Sheng Yun describes Mai Jia and his books with words like “potboiler”, “genre author” and an “airport novel” (meaning, buy it at the airport, read and leave it behind on the plane, in other words, of passing interest). She says Jia uses ruthless PR to sell his books rather than sell them on their own merit, and describes why readers like Jia’s books: “There are plenty of readers in China who think of him as a spy writer who prefers baggy plots, Lone Ranger clichés, and gushing emotions to psychological acuity.”… She calls Jia an “establishment figure” and “‘Red’ author” who pushes the socialist agenda in his plots. I would say that those comments are pretty insulting.
The differences between Western and Chinese fiction
Why does she say this? The reasons for the gap between Jia’s work – and other Chinese authors like him – and those of Western contemporary novelists, are two-fold:
- Chinese writers have had limited exposure to properly translated contemporary Western fiction and therefore do not follow accepted conventions when they write.
- Fiction is traditionally not an important form of literature in China.
She points out that Jia has stated that he has no interest in the tradition of espionage literature, as it is in the West. “‘I read very little, he [Yia] explains, ‘so I have the audacity to write freely with no baggage.’” As a result, Jia’s characters express themselves in strange, unlikely ways, coming across as unconvincing. Yun quotes an extract from the book, which, she says, translator Olivia Milburn did her best – but it sounds awful in English (the punctuation is verbatim):
Yikes. More exclamation marks than a teenager in love, more needless repetition than in a used car ad, more discrepancies in tone than someone lying through their teeth. Exterior rather than internal dialogue that just sounds insane. Rushing around outside like in a 1940s movie, thrusting his fist against the heavens?! This paragraph alone could win the Bulwer Lytton Fiction Contest. I would not want to read a novel that is written like this, even if it were intended to be humorous or a spoof of some kind.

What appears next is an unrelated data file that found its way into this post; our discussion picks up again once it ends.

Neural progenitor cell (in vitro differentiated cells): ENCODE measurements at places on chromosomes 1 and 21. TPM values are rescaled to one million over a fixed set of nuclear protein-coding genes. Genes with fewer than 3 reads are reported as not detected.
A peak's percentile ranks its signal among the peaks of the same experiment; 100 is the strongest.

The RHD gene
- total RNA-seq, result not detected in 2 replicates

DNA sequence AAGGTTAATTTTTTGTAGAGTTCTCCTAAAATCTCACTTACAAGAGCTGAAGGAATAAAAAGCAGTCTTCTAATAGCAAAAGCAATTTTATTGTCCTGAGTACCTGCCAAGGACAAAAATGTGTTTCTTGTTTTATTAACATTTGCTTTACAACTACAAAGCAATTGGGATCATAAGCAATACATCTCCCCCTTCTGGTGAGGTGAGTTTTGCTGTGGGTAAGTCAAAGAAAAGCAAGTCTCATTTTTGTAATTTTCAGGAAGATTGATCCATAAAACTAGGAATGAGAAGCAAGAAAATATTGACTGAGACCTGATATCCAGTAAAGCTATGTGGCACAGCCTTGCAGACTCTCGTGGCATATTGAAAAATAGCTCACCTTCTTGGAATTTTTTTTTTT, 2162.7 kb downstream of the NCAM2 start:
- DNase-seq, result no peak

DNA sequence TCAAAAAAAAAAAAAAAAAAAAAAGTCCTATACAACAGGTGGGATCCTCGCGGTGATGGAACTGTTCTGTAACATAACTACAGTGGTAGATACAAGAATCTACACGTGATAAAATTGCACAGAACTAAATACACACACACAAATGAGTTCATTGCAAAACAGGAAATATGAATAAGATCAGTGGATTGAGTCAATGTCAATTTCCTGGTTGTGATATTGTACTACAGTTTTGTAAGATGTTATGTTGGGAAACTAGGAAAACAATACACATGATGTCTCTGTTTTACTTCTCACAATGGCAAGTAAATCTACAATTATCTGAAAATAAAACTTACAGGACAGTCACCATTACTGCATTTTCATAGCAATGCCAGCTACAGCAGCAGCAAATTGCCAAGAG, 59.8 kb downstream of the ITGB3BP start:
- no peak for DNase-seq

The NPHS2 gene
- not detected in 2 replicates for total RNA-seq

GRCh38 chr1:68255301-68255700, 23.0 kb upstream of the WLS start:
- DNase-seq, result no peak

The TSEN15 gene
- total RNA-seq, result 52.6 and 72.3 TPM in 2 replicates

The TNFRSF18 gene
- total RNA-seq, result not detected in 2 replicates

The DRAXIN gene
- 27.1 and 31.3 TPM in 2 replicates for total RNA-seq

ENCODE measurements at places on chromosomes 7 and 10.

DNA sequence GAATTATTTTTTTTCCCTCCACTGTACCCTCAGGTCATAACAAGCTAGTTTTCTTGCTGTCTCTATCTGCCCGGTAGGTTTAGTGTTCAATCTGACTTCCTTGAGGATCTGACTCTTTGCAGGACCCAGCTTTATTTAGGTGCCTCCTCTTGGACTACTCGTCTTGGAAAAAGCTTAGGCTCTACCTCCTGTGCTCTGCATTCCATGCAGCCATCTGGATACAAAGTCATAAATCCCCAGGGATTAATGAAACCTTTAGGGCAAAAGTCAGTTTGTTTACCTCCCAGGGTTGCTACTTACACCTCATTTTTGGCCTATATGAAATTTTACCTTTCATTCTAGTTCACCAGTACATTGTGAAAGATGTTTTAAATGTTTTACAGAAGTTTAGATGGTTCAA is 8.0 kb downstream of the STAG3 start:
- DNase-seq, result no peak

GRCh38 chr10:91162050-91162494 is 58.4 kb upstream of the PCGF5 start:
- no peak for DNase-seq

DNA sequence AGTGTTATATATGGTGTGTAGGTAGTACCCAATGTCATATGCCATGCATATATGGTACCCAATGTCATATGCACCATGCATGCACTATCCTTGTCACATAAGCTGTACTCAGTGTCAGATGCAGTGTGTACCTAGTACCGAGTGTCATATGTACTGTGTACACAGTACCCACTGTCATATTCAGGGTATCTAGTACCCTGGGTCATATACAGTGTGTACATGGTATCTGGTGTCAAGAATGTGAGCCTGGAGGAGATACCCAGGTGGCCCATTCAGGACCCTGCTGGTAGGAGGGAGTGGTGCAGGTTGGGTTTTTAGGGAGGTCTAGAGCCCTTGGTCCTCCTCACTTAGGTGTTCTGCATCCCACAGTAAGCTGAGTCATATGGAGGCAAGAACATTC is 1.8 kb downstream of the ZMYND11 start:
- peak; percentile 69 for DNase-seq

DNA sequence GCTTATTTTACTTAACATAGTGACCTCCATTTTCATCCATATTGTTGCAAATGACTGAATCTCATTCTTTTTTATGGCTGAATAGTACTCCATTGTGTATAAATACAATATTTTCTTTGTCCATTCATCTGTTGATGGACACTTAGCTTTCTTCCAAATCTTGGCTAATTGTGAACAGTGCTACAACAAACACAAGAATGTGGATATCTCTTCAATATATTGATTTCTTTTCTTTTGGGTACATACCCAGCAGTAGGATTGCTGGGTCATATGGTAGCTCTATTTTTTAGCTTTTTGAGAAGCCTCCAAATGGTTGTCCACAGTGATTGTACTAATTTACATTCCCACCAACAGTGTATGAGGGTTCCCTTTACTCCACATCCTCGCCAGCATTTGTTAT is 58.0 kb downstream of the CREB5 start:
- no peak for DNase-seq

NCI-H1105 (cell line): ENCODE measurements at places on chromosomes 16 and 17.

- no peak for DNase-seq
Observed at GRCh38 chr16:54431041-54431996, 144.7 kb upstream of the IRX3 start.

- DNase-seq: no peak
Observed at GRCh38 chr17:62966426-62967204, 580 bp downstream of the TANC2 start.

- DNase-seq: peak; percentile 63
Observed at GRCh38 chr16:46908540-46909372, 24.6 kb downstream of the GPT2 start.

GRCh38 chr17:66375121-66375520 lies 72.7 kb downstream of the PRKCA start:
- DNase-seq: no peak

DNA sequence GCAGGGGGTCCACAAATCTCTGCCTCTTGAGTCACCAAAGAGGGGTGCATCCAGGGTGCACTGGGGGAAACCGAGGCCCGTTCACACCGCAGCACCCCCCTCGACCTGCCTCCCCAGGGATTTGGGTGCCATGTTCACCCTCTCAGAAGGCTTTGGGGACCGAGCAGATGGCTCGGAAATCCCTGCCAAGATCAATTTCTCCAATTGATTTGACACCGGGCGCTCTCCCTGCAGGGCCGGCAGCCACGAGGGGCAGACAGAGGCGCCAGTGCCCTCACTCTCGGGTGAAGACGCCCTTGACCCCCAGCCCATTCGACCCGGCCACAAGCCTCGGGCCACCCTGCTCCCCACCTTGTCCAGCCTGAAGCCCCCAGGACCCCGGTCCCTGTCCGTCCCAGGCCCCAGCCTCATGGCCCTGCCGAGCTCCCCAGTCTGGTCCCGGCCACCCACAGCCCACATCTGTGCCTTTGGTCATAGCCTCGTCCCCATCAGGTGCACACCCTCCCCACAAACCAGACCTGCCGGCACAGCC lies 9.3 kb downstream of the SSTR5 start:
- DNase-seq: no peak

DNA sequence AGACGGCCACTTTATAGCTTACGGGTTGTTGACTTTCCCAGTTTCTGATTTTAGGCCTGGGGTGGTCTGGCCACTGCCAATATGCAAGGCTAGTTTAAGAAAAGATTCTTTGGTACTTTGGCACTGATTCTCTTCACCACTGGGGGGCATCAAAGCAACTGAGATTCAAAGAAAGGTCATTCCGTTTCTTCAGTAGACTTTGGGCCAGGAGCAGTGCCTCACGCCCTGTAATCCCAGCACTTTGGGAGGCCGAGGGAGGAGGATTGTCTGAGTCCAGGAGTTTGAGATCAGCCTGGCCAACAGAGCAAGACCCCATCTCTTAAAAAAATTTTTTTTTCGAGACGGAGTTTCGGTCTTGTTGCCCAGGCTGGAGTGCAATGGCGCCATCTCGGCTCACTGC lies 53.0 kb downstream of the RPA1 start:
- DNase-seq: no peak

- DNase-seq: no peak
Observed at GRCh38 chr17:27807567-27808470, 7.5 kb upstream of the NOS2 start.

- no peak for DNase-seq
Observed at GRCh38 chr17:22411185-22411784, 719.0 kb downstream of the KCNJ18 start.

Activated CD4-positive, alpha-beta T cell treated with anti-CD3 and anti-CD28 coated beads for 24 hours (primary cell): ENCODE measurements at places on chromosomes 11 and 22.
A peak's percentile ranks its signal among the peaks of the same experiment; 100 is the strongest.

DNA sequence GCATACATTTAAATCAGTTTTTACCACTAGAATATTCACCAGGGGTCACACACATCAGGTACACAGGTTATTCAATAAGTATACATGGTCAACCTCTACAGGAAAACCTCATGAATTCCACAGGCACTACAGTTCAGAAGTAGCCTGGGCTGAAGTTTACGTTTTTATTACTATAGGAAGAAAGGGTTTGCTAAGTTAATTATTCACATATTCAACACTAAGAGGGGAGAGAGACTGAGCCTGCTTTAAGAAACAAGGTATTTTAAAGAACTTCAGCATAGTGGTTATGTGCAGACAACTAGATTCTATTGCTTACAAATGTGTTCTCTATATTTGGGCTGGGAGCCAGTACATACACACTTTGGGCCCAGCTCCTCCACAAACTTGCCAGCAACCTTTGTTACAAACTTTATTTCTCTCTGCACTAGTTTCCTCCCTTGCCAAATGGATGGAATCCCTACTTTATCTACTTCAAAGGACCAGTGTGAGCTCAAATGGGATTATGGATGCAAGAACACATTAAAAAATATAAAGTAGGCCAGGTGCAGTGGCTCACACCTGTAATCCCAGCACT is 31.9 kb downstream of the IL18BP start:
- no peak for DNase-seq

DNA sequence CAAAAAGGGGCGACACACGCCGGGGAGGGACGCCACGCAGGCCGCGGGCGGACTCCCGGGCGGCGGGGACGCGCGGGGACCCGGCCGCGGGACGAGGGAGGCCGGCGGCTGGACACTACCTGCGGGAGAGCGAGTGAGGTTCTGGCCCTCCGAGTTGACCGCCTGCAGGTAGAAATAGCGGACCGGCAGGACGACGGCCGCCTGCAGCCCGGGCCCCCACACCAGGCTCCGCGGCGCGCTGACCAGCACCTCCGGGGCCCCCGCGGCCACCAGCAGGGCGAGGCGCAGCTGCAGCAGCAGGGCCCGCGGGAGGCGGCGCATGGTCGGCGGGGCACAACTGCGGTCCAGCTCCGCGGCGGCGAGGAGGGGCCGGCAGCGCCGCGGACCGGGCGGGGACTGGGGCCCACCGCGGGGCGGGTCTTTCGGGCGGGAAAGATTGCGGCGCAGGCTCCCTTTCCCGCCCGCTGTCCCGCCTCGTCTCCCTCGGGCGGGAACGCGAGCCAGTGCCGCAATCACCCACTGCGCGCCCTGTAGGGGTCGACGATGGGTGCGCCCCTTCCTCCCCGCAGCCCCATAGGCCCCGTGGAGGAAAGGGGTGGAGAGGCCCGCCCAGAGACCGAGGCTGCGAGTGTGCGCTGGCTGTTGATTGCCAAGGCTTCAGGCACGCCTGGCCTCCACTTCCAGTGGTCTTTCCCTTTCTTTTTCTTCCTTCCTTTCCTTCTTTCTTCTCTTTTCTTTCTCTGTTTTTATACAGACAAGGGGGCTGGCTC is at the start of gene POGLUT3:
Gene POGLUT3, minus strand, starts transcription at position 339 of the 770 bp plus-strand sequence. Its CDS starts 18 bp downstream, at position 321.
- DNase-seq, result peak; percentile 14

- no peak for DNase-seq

Yun goes on to explain that until 2005, the translation of Western contemporary novels was mostly done by one man, Howard Goldblatt, who explained in a interview:
To reinvent his Chinese authors’ works for an Anglophone readership, Goldblatt would remove redundant sections from their books or rewrite them. Wow, that is an extreme case of the translator as co-creator!
Furthermore, Yun points out that most authors in mainland China are monolingual. Their primary source of Western literature in China are translated books – often badly translated from English to Mandarin. Added to that, novels (fiction) are not an important genre in Chinese literature. The Chinese traditionally favour biji xiaoshuo, fictional sketches and notes, rather than full-length fiction narratives. This preference is an ancient tradition –
Problems with translation
Yun says that most authors would agree that, to learn how to write fiction, you have to read a lot of it. The availability of translated Western fiction in China was a problem until the 1980s. In the late 1800s, a flood of classical fiction came into China, mainly published by a Chinese company called Lin Shu and Partners. They published more than 180 works of classical fiction, but Lin Shu did not know any foreign languages. His partners translated and he rewrote the books in elegant classical Chinese, changing and chopping at will, producing terribly “Bowdlerized” versions of the originals for the reading public.